Table 2 Survival analyses (Cox regression model) of various factors in patients with pancreatic cancer
The mRNA expression data obtained from the Starbase dataset were analyzed to detect the relations between Ezrin and YAP.21 The results showed that the mRNA expression of Ezrin was positively correlated with YAP expression (Figure 7A) (r=0.503, P<0.05).
Consistently, statistical analysis based on IHC staining in pancreatic cancer tissues showed that the protein expression levels of Ezrin and YAP were positively related in pancreatic cancer tissues (r=0.821, P<0.05) (Figure 7B and Table 3).
Table 3 Relationships between Ezrin and YAP expression in pancreatic cancer tissues
To date, accumulated understanding on the molecular mechanisms of pancreatic cancer has shown that many molecular events are responsible for pancreatic cancer initiation and progression. Mutations in oncogenes and tumor suppressor genes, increased expression of growth factors, and aberrations in signaling pathways contribute to pancreatic cancer development, and many therapeutic inhibitors have been designed to target K-ras, epidermal growth factor receptor (EGFR), and PI3K/Akt signaling in pancreatic cancer. Although these findings improve the survival of patients, the effects are limited because of side effects and chemoresistance. Thus, more extensive studies are required to understand the molecular mechanisms of this disease.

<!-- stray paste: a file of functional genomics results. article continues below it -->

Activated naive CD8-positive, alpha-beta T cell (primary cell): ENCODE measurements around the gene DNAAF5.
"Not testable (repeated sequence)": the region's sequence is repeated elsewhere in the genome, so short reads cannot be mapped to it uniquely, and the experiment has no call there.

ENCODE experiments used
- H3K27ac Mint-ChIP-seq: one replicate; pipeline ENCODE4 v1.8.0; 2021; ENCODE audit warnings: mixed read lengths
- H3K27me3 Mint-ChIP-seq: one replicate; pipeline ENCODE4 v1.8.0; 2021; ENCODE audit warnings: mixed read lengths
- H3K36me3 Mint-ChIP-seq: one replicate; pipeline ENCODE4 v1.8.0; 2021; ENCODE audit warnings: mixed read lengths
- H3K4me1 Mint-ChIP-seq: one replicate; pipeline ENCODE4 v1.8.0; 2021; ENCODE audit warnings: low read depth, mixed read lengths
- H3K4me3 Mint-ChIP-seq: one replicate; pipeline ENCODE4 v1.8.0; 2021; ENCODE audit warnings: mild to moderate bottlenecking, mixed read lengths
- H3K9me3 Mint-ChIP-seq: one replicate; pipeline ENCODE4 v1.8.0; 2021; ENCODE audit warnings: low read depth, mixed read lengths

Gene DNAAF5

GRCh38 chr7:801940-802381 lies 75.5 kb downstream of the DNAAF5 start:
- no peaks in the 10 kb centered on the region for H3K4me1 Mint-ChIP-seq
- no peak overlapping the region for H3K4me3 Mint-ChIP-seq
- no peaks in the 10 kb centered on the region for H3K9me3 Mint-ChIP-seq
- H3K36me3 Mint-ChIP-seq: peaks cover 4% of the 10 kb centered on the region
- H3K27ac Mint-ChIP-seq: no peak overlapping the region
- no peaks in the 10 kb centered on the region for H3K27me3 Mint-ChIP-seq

Ezrin, a member of the ERM protein family, is essential for linking the actin cytoskeleton to the cell membrane. Accumulating evidence suggests that Ezrin is abnormally expressed in various types of cancer. In this study, we showed that Ezrin was frequently upregulated in pancreatic cancers. The expression of Ezrin was related to pathological grading, clinical stage, lymph-node metastasis, invasion of nerves/vessels, and poor prognosis of pancreatic cancer. Studies from other laboratories have consistently demonstrated that autoantibodies against Ezrin are induced early in PDAC, and their combination with other serological markers may provide a predictive and diagnostic signature.22 We also found that Ezrin regulated the proliferation, invasion, and migration of pancreatic cancer cells in vitro, indicating that Ezrin has multiple functions in pancreatic cancer initiation and progression.